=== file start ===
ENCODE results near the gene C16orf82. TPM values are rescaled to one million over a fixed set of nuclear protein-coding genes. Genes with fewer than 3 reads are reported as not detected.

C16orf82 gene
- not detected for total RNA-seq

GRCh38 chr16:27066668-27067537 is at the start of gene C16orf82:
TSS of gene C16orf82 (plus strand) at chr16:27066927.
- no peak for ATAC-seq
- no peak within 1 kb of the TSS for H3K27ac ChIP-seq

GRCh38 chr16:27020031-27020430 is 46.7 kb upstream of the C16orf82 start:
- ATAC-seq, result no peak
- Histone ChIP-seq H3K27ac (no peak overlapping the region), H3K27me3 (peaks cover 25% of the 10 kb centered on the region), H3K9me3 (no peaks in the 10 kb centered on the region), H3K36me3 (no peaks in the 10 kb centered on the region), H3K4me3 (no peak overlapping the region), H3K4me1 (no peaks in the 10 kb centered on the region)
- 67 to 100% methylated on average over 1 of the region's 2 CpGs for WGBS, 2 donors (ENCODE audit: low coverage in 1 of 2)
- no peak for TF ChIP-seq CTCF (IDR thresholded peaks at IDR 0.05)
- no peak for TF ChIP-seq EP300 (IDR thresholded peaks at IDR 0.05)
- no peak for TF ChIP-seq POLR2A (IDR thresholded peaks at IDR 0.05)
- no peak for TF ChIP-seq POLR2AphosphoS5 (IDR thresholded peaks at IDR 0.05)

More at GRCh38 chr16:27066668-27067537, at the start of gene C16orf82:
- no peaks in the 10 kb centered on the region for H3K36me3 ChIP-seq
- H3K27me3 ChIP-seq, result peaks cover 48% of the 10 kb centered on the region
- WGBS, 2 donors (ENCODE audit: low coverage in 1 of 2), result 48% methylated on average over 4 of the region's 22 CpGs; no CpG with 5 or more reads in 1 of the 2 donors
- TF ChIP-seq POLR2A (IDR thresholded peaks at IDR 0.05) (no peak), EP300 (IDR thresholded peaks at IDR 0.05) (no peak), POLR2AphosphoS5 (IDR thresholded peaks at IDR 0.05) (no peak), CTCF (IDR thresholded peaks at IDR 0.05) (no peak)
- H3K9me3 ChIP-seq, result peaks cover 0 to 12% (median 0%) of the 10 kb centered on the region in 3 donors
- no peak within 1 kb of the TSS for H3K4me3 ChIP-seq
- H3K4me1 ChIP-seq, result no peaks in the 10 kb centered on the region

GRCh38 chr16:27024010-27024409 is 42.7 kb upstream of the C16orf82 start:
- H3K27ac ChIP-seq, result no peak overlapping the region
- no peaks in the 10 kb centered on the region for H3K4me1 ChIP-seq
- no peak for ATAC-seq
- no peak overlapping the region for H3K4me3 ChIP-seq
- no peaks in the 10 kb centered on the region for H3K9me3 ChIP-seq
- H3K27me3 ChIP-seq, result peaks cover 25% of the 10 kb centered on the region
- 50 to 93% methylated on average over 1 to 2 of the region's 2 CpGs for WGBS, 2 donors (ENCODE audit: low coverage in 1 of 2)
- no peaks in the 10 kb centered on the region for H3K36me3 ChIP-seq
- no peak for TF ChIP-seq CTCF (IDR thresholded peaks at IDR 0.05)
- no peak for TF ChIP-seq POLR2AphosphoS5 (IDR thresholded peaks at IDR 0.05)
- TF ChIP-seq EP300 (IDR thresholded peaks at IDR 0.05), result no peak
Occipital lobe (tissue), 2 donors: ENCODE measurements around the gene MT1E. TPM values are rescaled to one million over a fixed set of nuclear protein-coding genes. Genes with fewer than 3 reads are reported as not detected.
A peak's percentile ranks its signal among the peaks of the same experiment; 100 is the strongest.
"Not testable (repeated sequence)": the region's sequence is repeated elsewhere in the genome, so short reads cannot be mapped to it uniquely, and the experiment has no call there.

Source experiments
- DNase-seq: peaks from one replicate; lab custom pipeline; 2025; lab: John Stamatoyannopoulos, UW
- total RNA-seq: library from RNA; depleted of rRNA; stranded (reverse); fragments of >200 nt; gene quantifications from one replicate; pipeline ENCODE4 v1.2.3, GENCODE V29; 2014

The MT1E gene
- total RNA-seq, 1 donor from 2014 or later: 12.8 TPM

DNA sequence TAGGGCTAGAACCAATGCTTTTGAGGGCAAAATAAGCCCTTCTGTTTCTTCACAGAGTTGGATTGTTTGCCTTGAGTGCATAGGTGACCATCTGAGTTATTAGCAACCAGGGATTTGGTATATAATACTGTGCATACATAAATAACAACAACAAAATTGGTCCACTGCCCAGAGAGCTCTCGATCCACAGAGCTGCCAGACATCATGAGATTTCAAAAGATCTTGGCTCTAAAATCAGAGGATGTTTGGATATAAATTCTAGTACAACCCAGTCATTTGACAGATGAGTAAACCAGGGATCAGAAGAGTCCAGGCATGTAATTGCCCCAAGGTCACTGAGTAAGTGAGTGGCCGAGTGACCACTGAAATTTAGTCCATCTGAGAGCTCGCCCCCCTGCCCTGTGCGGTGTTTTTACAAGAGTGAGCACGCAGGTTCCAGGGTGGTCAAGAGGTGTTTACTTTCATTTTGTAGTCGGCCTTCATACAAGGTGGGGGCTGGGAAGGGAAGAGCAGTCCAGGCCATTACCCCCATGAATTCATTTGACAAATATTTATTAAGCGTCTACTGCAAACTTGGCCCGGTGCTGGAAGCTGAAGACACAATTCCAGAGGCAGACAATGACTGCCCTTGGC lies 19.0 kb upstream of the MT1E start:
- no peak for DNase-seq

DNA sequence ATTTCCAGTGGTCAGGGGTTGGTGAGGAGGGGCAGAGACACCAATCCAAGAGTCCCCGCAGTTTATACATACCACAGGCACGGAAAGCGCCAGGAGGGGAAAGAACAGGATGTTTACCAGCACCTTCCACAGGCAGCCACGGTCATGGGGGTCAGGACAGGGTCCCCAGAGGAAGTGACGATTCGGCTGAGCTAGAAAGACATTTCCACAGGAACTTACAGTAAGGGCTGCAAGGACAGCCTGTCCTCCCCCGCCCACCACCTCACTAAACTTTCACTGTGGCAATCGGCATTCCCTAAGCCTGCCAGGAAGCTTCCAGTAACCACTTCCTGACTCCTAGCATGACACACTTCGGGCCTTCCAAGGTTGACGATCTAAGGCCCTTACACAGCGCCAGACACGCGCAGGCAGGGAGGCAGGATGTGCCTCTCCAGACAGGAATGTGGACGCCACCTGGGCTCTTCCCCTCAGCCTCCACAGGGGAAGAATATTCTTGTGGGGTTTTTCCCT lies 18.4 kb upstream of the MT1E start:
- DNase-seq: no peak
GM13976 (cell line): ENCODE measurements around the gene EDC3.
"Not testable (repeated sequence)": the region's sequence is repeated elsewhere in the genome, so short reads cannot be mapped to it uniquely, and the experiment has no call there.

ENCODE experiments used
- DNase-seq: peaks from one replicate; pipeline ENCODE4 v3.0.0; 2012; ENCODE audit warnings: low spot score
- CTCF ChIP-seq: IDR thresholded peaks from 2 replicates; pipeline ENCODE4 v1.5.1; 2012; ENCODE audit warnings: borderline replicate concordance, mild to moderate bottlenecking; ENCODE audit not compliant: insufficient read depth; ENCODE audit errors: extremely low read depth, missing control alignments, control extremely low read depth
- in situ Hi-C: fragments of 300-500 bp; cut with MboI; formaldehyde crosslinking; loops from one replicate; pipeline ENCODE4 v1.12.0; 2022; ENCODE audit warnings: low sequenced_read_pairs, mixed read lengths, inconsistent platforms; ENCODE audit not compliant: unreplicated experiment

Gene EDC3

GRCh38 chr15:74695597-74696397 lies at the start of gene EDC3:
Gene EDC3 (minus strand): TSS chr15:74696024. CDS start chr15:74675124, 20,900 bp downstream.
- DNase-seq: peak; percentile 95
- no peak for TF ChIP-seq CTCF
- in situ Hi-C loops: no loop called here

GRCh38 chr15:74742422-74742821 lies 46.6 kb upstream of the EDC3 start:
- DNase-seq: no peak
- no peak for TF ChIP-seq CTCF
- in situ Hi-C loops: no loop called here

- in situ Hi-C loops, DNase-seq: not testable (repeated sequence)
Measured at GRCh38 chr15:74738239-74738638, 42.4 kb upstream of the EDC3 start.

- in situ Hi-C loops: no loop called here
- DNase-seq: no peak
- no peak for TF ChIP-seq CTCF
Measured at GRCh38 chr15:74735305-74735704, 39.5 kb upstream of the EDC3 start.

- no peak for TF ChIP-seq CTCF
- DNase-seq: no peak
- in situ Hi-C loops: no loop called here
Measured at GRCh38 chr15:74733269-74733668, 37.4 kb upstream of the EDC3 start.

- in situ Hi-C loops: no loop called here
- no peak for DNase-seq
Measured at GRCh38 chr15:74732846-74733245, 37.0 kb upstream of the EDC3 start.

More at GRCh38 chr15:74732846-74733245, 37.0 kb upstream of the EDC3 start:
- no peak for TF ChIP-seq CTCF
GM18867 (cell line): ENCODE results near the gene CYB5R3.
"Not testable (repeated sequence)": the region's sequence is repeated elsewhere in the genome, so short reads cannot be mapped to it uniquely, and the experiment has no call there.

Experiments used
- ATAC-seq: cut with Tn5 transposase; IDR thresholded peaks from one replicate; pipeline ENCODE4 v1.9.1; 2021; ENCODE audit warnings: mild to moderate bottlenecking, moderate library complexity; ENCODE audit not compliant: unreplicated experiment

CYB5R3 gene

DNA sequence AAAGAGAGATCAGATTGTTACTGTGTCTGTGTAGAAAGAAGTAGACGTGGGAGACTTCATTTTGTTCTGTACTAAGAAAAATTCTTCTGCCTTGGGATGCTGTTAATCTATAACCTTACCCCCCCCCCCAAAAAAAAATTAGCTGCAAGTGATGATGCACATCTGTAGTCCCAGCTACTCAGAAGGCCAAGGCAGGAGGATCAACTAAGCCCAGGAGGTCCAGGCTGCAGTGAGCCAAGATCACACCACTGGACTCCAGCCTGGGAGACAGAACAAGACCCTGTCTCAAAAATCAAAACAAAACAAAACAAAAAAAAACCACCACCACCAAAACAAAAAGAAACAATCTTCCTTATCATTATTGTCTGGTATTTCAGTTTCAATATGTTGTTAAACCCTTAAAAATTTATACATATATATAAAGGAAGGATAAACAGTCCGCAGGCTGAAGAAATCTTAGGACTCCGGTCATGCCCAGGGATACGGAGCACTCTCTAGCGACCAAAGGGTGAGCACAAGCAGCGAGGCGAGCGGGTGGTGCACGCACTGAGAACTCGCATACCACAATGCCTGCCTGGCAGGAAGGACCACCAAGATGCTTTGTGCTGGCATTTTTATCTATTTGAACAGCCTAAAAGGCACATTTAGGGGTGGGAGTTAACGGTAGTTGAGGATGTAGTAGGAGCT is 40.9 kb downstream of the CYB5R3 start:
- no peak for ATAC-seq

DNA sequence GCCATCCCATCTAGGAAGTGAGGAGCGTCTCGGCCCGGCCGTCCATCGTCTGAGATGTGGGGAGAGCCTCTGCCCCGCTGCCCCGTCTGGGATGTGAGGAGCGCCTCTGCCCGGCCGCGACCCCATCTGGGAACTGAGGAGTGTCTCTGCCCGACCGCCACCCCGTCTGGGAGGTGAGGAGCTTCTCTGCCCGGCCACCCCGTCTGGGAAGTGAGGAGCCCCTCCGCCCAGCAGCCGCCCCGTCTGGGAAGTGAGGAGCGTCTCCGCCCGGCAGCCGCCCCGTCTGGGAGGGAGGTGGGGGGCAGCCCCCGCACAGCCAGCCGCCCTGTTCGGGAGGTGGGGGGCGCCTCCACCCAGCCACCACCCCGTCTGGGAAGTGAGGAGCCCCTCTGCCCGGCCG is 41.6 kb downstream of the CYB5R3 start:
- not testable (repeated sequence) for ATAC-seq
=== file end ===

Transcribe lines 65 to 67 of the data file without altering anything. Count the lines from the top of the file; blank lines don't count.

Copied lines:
Measured at GRCh38 chr15:74738239-74738638, 42.4 kb upstream of the EDC3 start.

- in situ Hi-C loops: no loop called here
- DNase-seq: no peak